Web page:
papers, Dessi will still design posters and--most important--local
artists will still be asked to create work in locations all around the
area for the benefit of the entire community. We will continue to be
assisted in this endeavor (just as we always have been) by a host of
dedicated volunteers, including especially the 337 Project trustees,
each of whom has agreed to stay on in some capacity after the
transition (thanks to all of them: Tiffini Widlansky, Amy Coady, Josh
Kanter, Brian Seethaler, and Rick Van Wagoner).

"Everything," because as a program of the Art Center, the 337 Project
will finally have the kind of administrative and staff support that it
has always needed but never had. With these greater resources, I am
hopeful that we can strengthen the offerings of the 337 Project to
bring you even more incredible experiences, and, where appropriate, to
tie 337 Project programming to exhibitions and other events occurring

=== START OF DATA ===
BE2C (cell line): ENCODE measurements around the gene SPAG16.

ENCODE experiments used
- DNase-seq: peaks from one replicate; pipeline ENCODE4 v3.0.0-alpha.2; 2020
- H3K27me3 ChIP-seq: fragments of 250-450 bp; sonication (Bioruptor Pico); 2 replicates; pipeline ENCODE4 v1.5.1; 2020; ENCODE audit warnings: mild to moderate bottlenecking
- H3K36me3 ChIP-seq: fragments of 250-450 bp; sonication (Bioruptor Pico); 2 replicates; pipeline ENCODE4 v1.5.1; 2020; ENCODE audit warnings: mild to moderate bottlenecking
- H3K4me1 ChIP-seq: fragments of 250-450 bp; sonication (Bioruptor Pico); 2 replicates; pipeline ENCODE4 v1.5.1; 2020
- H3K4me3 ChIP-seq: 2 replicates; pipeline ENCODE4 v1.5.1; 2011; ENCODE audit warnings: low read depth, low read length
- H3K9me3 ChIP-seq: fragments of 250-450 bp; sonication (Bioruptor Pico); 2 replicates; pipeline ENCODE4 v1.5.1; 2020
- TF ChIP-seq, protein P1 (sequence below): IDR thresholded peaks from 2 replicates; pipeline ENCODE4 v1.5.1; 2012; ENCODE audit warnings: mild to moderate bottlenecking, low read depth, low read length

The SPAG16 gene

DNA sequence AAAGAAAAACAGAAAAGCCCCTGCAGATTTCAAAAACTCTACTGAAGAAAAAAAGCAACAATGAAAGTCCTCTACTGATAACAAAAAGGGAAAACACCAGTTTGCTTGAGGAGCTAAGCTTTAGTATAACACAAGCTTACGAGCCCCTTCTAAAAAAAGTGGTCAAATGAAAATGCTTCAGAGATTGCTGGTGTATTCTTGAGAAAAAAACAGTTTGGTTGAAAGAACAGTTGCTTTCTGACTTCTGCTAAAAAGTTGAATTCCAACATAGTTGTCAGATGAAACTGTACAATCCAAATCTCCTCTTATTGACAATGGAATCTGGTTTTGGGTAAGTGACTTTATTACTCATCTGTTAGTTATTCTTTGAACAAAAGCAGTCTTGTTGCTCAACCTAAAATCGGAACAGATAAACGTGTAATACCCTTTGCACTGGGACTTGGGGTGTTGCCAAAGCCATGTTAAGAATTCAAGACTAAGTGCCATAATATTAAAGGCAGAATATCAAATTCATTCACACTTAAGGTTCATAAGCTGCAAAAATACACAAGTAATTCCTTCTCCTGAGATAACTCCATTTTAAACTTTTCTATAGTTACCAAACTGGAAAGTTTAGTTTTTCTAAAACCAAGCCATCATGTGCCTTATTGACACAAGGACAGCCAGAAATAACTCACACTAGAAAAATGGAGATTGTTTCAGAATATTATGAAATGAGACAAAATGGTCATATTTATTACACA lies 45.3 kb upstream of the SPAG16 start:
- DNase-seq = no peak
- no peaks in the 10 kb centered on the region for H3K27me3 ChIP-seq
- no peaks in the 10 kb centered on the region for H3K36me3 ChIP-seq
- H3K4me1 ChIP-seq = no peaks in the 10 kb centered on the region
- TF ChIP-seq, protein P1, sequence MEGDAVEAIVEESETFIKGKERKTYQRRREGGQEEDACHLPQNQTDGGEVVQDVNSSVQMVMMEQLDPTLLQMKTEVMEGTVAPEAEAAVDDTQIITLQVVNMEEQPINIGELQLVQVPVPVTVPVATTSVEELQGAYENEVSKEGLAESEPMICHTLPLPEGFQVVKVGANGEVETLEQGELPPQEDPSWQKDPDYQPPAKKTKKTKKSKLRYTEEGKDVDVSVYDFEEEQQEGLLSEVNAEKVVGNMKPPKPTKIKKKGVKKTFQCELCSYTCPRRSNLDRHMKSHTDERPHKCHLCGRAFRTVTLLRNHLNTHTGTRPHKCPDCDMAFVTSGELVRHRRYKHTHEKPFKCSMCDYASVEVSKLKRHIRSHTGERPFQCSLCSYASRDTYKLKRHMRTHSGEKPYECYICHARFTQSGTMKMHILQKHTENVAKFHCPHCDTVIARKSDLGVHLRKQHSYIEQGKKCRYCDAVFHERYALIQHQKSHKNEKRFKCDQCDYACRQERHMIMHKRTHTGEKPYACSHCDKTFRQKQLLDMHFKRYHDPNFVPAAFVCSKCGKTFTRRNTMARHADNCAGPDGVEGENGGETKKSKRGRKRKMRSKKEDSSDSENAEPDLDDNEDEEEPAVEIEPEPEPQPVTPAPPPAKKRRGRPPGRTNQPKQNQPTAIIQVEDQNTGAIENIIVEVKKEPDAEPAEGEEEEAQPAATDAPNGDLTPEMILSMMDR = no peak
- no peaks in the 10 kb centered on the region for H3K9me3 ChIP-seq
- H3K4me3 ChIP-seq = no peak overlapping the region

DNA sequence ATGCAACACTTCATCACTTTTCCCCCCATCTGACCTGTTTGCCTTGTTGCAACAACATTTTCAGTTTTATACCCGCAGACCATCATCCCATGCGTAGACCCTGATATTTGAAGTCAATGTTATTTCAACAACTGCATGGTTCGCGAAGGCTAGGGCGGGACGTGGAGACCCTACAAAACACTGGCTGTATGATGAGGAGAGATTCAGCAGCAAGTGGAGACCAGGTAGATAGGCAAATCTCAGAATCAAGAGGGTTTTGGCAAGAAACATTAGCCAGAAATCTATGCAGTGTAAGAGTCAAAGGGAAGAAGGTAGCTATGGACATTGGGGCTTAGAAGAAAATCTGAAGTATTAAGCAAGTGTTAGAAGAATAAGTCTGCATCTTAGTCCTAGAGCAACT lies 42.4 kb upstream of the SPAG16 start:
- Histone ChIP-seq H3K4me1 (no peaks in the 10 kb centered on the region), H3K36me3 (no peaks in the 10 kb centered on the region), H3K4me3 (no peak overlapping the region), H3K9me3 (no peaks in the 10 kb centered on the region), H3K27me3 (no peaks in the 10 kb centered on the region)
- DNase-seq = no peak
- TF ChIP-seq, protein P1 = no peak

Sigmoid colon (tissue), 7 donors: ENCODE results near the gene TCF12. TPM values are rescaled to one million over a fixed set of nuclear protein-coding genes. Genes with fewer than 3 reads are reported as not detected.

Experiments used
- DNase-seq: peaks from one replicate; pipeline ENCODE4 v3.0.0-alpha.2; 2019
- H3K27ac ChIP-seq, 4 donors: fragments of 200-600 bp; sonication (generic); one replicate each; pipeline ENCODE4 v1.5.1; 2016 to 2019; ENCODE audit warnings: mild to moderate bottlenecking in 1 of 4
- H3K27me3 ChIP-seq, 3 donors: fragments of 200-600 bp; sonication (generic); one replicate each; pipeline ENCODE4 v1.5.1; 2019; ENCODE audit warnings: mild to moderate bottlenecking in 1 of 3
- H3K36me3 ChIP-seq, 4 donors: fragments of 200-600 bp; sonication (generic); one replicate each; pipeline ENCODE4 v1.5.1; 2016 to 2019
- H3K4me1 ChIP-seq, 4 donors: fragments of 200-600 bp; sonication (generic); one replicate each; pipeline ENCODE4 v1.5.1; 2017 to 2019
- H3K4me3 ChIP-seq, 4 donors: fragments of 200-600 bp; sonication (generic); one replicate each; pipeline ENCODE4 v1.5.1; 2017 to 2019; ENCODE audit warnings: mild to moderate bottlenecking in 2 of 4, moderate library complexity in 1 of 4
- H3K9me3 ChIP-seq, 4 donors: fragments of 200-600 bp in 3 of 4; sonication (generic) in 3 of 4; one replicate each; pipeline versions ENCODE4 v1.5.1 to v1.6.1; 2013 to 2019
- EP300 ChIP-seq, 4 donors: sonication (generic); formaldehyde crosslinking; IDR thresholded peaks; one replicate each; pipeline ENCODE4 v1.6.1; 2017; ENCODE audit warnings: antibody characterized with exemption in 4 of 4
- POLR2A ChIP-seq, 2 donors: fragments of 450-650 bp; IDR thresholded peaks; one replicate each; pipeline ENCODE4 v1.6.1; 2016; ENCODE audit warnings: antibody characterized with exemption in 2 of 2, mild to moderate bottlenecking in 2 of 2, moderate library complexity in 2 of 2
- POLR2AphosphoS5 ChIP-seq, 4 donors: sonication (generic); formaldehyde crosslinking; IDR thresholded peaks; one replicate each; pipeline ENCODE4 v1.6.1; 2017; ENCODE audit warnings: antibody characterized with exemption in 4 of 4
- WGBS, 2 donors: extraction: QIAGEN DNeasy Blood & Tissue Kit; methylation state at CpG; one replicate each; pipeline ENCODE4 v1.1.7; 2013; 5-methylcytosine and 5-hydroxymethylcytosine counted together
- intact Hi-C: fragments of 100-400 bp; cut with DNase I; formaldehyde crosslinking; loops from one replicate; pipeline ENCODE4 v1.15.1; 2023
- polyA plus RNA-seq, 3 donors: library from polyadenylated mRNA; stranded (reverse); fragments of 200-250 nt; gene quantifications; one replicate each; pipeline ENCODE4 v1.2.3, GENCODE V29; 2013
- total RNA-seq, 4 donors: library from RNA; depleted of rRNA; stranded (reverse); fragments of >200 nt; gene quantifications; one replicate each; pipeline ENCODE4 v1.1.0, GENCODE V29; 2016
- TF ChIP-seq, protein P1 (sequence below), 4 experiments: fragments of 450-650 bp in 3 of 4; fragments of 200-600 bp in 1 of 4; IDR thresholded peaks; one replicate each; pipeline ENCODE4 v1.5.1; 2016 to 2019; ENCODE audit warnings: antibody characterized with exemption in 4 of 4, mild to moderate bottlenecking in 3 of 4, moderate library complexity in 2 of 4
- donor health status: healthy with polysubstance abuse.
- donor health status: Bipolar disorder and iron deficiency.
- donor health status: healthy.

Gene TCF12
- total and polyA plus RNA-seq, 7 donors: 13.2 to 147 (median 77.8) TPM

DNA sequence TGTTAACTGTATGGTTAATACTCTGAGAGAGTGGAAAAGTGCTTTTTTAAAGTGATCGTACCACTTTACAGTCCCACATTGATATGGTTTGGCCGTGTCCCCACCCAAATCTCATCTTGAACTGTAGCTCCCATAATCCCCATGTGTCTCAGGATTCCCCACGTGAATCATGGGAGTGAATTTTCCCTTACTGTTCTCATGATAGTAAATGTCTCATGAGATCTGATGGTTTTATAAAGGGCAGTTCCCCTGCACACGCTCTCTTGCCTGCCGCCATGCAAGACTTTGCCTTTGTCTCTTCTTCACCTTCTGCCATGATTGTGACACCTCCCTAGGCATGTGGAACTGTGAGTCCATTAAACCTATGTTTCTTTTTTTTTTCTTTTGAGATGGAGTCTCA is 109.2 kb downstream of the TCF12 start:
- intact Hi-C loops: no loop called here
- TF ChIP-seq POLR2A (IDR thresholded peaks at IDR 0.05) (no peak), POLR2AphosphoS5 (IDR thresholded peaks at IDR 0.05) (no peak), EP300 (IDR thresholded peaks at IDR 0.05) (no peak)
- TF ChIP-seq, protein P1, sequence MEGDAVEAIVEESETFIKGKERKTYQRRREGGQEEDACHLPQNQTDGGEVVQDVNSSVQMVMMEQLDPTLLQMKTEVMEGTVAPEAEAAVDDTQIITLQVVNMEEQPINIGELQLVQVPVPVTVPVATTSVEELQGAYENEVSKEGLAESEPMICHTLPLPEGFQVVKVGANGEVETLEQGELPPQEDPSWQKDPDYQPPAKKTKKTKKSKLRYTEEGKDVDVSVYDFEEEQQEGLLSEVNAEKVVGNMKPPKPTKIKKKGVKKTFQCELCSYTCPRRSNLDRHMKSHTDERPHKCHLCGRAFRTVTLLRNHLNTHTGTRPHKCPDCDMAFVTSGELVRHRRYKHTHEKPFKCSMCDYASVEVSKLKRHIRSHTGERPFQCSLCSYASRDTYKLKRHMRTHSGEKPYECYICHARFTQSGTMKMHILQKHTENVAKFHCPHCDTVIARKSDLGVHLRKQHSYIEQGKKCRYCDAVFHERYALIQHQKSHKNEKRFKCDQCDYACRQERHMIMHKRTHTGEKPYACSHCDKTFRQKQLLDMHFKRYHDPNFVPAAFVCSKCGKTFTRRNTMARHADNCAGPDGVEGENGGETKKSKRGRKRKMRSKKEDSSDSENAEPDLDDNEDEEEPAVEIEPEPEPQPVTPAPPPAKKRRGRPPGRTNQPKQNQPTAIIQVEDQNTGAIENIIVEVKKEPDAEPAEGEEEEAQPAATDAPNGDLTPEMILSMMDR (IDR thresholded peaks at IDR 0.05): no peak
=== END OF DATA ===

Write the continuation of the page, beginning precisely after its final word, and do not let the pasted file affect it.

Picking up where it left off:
simultaneously at the Salt Lake Art Center. The changes at the 337
Project will occur slowly and organically over the next six months;
there is not now--and never has been--a master plan. I ask for your
patience as we transition operations in areas ranging from our e-
newsletter to community outreach to the implementation of new 337
events (did I mentioned Artist-Designed Miniature Golf opening at the
Salt Lake Art Center this June 18?).

The 337 Project is probably too old now to think of this latest
transformation as some kind of a new beginning, but it is equally
clear that, for that incredible energy that started at an old,
dilapidated building at 337 S. 400 E. during a cold morning on Feb.
10, 2007, neither is there any end in sight. Dessi and I thank you
all from the bottom of our hearts for your years of friendship,
advice, and financial support--and we look forward to seeing you in
the near future, both at a re-imagined Salt Lake Art Center, and at a
337 Project event coming to a location near you.


Adam and Dessi Price
337 Project

337 Project | c/o Adam Price | 170 S. Main St., Suite 1500 | Salt Lake
City | UT | 84101